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Sample essay topic, essay writing: Jackie Robinson - 1319 words
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The first man to break the color barrier in Major League Baseball in the 20th century, Jackie Robinson is one of the most celebrated baseball players in history. Jim, the moral center of Mark Twain's The Adventure's of Huckleberry Finn .Who doesn't portray a baseball player, yet both Jackie Robinson and Jim both share the same heroic qualities. Both are courageous, noble, and strong-minded.Jackie Robinson was born in Cairo, Georgia on January 31, 1919 and grew up in Pasadena, California, where he attended UCLA. While attending there he won letters in football, baseball, basketball, and track. He was regarded as the most all-around athlete in the U.S. at the time.
After serving three years in the army, he began playing baseball with the Kansas City Monarchs of the Negro leagues. After hid successful season in 1946 with the team's Farmclub he became the first African American major league baseball player since the 19th century. In 1947 he signed with the Brooklyn Dodgers. But before Jackie Robinson there was Moses Fleetwood Walker, he was the 1st African American major league baseball player to play baseball in the late 1800's. On April 15, 1947 Jackie Robinson became the 1st African American to play major league baseball
He broke the color line, which led to many white teams playing against all black teams or interracial teams:Jackie Robinson caught many Americans attention and his story was widely retold through American culture in many different forms. Such as through movies, radio talk shows, sheet music, comic books, and sports magazines. Even though many of Jackie's fans showed their support towards him, many who hated him sent him death threats or even threw things at him. While under all this pressure Jackie still focused on baseball and showed everyone that he was a great baseball player: " Baseball was just part of my life. Thank God that I didn't allow a sport or a business or any part of my life to dominate me completely .. I felt that I had my time in the athletics and that was it." He won a lot of peoples respect and also became a symbol of black opportunity.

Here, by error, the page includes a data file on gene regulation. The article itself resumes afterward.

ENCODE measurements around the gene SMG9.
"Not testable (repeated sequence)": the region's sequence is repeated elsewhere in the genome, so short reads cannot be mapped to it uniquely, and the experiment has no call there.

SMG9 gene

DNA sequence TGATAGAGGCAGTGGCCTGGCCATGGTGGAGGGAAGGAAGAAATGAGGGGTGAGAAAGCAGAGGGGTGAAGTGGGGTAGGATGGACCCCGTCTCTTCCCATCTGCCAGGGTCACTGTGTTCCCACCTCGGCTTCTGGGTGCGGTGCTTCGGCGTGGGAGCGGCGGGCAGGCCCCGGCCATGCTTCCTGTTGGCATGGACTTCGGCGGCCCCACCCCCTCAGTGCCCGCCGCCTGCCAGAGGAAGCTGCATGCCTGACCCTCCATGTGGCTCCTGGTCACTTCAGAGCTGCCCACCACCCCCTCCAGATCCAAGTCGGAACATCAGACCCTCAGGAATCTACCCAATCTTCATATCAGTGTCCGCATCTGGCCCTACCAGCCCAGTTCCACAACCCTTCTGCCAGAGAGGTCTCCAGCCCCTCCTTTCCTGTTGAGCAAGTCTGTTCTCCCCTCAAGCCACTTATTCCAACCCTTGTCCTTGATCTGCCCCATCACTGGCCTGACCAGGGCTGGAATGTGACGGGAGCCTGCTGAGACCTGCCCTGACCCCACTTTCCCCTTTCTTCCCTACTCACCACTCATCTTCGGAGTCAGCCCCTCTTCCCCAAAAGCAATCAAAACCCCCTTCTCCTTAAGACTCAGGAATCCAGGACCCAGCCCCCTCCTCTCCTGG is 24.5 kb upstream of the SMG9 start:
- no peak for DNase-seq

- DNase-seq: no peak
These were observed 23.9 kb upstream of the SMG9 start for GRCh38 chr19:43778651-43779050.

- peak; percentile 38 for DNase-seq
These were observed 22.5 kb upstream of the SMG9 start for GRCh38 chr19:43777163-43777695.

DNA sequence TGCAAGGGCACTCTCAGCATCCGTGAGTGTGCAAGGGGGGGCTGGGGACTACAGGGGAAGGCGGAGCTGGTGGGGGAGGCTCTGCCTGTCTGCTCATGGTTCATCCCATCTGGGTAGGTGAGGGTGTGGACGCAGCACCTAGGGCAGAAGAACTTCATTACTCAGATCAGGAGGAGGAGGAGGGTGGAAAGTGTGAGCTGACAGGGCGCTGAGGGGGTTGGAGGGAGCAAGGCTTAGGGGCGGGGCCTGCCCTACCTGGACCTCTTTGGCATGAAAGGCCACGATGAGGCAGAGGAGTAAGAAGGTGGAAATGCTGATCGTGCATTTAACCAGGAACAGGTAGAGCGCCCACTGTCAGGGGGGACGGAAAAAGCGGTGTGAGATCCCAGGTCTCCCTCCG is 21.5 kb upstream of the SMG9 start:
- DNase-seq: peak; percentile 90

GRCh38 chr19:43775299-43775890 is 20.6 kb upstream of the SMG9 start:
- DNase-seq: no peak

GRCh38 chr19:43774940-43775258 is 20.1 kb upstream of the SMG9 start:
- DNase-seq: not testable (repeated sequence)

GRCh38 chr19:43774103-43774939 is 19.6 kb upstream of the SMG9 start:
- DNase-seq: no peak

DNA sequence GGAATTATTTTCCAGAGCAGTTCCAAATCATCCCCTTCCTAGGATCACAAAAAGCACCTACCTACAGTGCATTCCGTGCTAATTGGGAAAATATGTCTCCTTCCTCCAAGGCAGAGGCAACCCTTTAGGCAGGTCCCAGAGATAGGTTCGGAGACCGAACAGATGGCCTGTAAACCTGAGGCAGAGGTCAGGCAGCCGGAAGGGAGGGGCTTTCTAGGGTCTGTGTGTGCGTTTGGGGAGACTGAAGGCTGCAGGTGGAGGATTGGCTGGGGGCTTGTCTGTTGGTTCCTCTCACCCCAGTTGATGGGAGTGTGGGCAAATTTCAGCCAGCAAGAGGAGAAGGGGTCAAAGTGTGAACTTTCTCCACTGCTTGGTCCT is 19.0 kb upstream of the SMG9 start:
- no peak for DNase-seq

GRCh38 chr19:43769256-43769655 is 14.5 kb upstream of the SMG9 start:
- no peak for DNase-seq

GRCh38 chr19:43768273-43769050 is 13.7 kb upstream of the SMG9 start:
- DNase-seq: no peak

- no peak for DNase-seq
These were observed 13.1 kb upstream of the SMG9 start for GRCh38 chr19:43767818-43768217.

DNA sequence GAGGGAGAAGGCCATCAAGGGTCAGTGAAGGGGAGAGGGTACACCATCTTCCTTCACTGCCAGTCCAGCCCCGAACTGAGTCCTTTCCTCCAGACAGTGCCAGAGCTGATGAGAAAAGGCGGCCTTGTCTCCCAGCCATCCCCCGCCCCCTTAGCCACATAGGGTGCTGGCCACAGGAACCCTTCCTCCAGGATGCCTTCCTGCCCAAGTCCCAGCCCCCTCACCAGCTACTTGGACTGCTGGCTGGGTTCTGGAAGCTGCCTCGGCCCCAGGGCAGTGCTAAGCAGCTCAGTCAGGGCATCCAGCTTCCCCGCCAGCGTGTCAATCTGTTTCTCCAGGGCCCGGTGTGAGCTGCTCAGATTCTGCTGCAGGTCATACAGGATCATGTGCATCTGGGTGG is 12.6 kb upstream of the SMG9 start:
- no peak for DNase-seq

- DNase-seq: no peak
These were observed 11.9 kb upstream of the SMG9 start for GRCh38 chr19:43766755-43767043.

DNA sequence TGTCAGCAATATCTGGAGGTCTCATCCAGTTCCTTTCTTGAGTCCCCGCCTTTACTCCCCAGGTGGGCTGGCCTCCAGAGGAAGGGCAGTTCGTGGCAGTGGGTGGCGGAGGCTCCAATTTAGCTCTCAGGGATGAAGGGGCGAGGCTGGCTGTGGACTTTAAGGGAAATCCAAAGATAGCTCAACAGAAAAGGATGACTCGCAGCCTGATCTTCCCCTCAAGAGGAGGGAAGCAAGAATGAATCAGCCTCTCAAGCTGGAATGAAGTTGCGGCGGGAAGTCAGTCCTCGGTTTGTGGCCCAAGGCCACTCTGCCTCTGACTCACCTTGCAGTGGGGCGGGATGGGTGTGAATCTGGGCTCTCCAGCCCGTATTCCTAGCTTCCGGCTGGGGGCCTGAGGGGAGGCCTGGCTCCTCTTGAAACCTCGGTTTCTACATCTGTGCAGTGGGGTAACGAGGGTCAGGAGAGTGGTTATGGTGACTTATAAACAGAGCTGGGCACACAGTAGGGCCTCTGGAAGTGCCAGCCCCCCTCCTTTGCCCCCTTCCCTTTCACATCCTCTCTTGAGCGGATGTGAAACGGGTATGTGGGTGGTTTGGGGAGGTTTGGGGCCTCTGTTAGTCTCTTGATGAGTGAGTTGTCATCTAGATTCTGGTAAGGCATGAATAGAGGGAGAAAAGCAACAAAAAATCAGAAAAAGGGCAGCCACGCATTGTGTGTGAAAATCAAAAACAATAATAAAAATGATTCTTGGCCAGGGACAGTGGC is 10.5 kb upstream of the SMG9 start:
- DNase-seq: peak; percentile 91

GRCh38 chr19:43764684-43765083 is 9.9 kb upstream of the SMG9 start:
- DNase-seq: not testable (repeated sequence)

Even the magazine Sporting News, which was against black baseball players, acknowledged his great skill and ability in the game of baseball and awarded him with the Rookie of the Year award in 1947. Robinson's outstanding ten-year career compiled a .311 lifetime batting average; he played in six World Series, and stole home nineteen times. He was awarded National league MVP in 1949 and led the league with a .342 batting average and thirty-seven stolen bases: " His incredible speed, powerful hitting, and strong fielding made him a key player on a team with many stars."Robinson's history making achievements in baseball were only part of his extraordinary life and the legacy behind it. His outspoken leadership on issues of civil and human rights where made visible throughout the years as a corporate executive, civil servant, and major figure in national politics. Robinson was proud of being black and he challenged many racial pretensions throughout his life.
As and army lieutenant he resisted on moving to the back of the bus and for that he was court marshaled and was found innocent. As a baseball player he railed against teams and individuals he believed were racists. His vigilance against racial wrong doings was a legacy he wanted to pass on to his children: " To be willing to stand up for what they believe and to lawfully press for their rights as a full-fledged American who happened to be black."He was deeply concerned with the struggle for civil rights. Starting in 1957 he began traveling extensively to raise funds for the NAACP. There efforts led him to a close relationship with Dr. Martin Luther King Jr. and other prominent civil rights leaders.